Lorelei and I joined fellow AUP students on a day trip. Though I fell asleep soon after boarding the bus, I awoke to fields of vibrant yellow flowers as we approached the town of Auxerre. We wandered past quaint, timbered houses for two hours, stopping at all the major sites: the cathedral, tour d'horloge, and abbey. Then, we had boulangerie sandwiches by the river to bask in the gorgeous sun.
Afterwards, we went to Chablis to visit Jean-Marc Brocard's vineyard and learn about biodynamic agriculture--a system that views the vineyard as an ecosystem, accouting for astrological influences and lunar cycles. It produces a natural (not quite organic) wine.
And, as I happily discovered, it also produces a wine that is just lovely to taste on a warm, sunshine-y afternoon in the countryside. Good to know: Chablis is a white wine (almost entirely Chardonnay) from the northernmost area of the French Burgundy region. It's crisp and dry, with a refreshing acidity brought about by the fossil-rich limestone soil. I highly recommend you sip some soon :).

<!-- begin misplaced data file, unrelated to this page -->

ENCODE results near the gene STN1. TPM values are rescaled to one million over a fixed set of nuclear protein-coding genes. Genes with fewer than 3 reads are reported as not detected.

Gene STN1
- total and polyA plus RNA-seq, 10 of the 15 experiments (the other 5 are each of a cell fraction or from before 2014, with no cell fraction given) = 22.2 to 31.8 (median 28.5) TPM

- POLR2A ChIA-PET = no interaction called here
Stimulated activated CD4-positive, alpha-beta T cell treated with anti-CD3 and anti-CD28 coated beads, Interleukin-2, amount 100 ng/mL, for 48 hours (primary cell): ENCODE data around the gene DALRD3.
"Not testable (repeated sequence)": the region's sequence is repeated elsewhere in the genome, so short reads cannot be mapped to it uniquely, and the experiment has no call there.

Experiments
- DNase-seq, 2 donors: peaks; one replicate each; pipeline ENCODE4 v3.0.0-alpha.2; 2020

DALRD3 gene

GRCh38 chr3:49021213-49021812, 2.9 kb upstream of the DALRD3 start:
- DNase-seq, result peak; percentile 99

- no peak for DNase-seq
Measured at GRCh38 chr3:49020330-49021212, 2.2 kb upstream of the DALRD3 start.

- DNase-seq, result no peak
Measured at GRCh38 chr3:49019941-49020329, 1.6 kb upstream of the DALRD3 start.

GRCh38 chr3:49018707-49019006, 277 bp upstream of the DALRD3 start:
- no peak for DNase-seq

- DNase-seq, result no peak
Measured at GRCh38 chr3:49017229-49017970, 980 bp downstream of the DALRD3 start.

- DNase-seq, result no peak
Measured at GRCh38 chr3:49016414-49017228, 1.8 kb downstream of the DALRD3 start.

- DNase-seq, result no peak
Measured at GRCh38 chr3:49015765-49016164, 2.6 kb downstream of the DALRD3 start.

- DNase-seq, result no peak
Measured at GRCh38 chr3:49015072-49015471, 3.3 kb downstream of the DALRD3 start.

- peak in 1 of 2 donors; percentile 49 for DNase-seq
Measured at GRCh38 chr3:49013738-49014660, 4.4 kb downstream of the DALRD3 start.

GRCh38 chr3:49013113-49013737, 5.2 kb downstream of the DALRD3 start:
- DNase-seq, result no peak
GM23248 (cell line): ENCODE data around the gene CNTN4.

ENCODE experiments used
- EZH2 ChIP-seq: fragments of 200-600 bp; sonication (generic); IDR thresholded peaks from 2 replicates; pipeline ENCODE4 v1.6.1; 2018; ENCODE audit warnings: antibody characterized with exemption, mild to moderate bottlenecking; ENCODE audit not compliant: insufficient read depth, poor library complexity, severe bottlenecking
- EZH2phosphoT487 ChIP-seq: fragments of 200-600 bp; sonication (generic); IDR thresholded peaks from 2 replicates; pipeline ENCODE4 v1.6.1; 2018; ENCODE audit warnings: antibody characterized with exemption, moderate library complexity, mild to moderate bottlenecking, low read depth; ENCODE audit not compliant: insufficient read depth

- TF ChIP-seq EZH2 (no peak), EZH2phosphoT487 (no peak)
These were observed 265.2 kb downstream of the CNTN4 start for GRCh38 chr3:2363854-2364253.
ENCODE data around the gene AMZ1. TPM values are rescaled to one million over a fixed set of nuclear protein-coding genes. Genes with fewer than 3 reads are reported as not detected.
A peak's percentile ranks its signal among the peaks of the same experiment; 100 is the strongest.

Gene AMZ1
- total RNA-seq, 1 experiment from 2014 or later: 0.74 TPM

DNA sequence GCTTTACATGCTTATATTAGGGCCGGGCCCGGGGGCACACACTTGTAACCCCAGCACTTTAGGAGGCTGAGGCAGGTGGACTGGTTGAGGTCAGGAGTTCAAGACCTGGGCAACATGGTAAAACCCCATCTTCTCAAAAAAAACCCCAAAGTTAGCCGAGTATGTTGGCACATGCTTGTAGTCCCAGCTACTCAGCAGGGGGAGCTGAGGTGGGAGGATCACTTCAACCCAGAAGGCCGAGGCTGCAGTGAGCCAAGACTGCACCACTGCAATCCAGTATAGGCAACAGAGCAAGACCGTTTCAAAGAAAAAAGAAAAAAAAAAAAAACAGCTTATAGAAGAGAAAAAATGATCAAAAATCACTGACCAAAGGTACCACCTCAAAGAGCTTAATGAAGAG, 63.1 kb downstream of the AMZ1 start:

Sunday, April 13, 2014

le plat du jour

Though I do sometimes enjoy restaurant meals with friends--and love to photograph and write about them so as to relive the special occasion, I mostly cook for myself. Breakfast at home is simple: banana oatmeal; muesli with yogurt; yesterday's toasted baguette with butter, raspberry preserves, and a handful of almonds. Lunch and dinner are, too. I get into seasonal routines, cooking for one.